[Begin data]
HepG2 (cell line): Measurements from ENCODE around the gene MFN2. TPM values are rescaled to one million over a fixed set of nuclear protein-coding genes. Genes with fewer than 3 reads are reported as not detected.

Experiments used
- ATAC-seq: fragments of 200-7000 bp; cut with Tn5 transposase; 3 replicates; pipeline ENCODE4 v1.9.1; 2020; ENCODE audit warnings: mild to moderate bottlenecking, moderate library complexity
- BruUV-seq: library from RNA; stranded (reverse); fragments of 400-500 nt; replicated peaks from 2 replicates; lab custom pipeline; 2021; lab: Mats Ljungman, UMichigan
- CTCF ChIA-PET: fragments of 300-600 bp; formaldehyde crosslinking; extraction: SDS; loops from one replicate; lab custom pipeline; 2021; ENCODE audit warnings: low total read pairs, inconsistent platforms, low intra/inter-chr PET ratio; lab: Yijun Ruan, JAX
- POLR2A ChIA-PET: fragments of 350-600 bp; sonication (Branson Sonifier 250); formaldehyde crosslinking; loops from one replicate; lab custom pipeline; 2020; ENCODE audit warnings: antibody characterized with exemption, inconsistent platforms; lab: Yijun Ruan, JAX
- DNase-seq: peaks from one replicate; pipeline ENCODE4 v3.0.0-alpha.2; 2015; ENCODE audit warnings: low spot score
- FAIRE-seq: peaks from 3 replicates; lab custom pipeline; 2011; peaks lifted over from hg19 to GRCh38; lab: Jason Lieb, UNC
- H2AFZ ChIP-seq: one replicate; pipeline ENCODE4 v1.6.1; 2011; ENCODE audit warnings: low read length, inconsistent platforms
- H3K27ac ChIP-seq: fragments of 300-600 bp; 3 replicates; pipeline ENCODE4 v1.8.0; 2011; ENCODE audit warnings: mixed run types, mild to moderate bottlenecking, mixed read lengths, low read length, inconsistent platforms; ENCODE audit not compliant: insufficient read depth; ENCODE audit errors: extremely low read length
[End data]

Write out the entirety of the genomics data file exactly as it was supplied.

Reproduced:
HepG2 (cell line): Measurements from ENCODE around the gene MFN2. TPM values are rescaled to one million over a fixed set of nuclear protein-coding genes. Genes with fewer than 3 reads are reported as not detected.

Experiments used
- ATAC-seq: fragments of 200-7000 bp; cut with Tn5 transposase; 3 replicates; pipeline ENCODE4 v1.9.1; 2020; ENCODE audit warnings: mild to moderate bottlenecking, moderate library complexity
- BruUV-seq: library from RNA; stranded (reverse); fragments of 400-500 nt; replicated peaks from 2 replicates; lab custom pipeline; 2021; lab: Mats Ljungman, UMichigan
- CTCF ChIA-PET: fragments of 300-600 bp; formaldehyde crosslinking; extraction: SDS; loops from one replicate; lab custom pipeline; 2021; ENCODE audit warnings: low total read pairs, inconsistent platforms, low intra/inter-chr PET ratio; lab: Yijun Ruan, JAX
- POLR2A ChIA-PET: fragments of 350-600 bp; sonication (Branson Sonifier 250); formaldehyde crosslinking; loops from one replicate; lab custom pipeline; 2020; ENCODE audit warnings: antibody characterized with exemption, inconsistent platforms; lab: Yijun Ruan, JAX
- DNase-seq: peaks from one replicate; pipeline ENCODE4 v3.0.0-alpha.2; 2015; ENCODE audit warnings: low spot score
- FAIRE-seq: peaks from 3 replicates; lab custom pipeline; 2011; peaks lifted over from hg19 to GRCh38; lab: Jason Lieb, UNC
- H2AFZ ChIP-seq: one replicate; pipeline ENCODE4 v1.6.1; 2011; ENCODE audit warnings: low read length, inconsistent platforms
- H3K27ac ChIP-seq: fragments of 300-600 bp; 3 replicates; pipeline ENCODE4 v1.8.0; 2011; ENCODE audit warnings: mixed run types, mild to moderate bottlenecking, mixed read lengths, low read length, inconsistent platforms; ENCODE audit not compliant: insufficient read depth; ENCODE audit errors: extremely low read length